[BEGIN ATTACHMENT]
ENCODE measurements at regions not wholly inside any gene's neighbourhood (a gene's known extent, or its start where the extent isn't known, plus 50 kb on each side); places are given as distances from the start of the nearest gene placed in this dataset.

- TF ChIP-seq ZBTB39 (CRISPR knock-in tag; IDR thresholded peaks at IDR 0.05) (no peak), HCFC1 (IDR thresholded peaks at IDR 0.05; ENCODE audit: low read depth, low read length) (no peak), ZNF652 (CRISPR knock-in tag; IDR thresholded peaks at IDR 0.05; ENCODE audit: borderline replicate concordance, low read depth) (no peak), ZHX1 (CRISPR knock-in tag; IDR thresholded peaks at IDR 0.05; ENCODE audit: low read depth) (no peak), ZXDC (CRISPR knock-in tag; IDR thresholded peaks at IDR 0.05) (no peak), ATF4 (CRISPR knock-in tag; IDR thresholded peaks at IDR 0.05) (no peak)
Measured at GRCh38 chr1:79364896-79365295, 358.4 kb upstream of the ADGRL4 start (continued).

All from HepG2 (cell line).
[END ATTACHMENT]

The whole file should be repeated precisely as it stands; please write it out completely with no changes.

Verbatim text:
ENCODE measurements at regions not wholly inside any gene's neighbourhood (a gene's known extent, or its start where the extent isn't known, plus 50 kb on each side); places are given as distances from the start of the nearest gene placed in this dataset.

- TF ChIP-seq ZBTB39 (CRISPR knock-in tag; IDR thresholded peaks at IDR 0.05) (no peak), HCFC1 (IDR thresholded peaks at IDR 0.05; ENCODE audit: low read depth, low read length) (no peak), ZNF652 (CRISPR knock-in tag; IDR thresholded peaks at IDR 0.05; ENCODE audit: borderline replicate concordance, low read depth) (no peak), ZHX1 (CRISPR knock-in tag; IDR thresholded peaks at IDR 0.05; ENCODE audit: low read depth) (no peak), ZXDC (CRISPR knock-in tag; IDR thresholded peaks at IDR 0.05) (no peak), ATF4 (CRISPR knock-in tag; IDR thresholded peaks at IDR 0.05) (no peak)
Measured at GRCh38 chr1:79364896-79365295, 358.4 kb upstream of the ADGRL4 start (continued).

All from HepG2 (cell line).